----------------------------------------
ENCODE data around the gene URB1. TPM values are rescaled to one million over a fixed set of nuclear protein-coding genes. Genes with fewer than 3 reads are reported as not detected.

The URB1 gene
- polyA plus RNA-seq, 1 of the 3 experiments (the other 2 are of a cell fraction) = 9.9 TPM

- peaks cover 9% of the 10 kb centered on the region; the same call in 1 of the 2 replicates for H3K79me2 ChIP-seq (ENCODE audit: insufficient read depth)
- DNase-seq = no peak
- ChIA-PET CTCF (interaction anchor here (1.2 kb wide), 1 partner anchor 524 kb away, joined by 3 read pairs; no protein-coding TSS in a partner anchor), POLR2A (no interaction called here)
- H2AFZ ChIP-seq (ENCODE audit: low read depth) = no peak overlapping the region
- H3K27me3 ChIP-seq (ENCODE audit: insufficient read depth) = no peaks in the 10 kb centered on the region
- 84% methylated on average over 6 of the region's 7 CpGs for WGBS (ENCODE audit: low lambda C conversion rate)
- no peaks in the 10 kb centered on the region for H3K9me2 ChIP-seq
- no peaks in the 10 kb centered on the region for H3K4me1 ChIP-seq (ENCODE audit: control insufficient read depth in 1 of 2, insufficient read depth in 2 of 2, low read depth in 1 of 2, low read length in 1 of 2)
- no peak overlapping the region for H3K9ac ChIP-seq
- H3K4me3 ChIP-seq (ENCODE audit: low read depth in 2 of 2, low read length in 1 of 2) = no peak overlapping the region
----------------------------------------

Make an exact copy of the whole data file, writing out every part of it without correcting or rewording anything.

ENCODE data around the gene URB1. TPM values are rescaled to one million over a fixed set of nuclear protein-coding genes. Genes with fewer than 3 reads are reported as not detected.

The URB1 gene
- polyA plus RNA-seq, 1 of the 3 experiments (the other 2 are of a cell fraction) = 9.9 TPM

- peaks cover 9% of the 10 kb centered on the region; the same call in 1 of the 2 replicates for H3K79me2 ChIP-seq (ENCODE audit: insufficient read depth)
- DNase-seq = no peak
- ChIA-PET CTCF (interaction anchor here (1.2 kb wide), 1 partner anchor 524 kb away, joined by 3 read pairs; no protein-coding TSS in a partner anchor), POLR2A (no interaction called here)
- H2AFZ ChIP-seq (ENCODE audit: low read depth) = no peak overlapping the region
- H3K27me3 ChIP-seq (ENCODE audit: insufficient read depth) = no peaks in the 10 kb centered on the region
- 84% methylated on average over 6 of the region's 7 CpGs for WGBS (ENCODE audit: low lambda C conversion rate)
- no peaks in the 10 kb centered on the region for H3K9me2 ChIP-seq
- no peaks in the 10 kb centered on the region for H3K4me1 ChIP-seq (ENCODE audit: control insufficient read depth in 1 of 2, insufficient read depth in 2 of 2, low read depth in 1 of 2, low read length in 1 of 2)
- no peak overlapping the region for H3K9ac ChIP-seq
- H3K4me3 ChIP-seq (ENCODE audit: low read depth in 2 of 2, low read length in 1 of 2) = no peak overlapping the region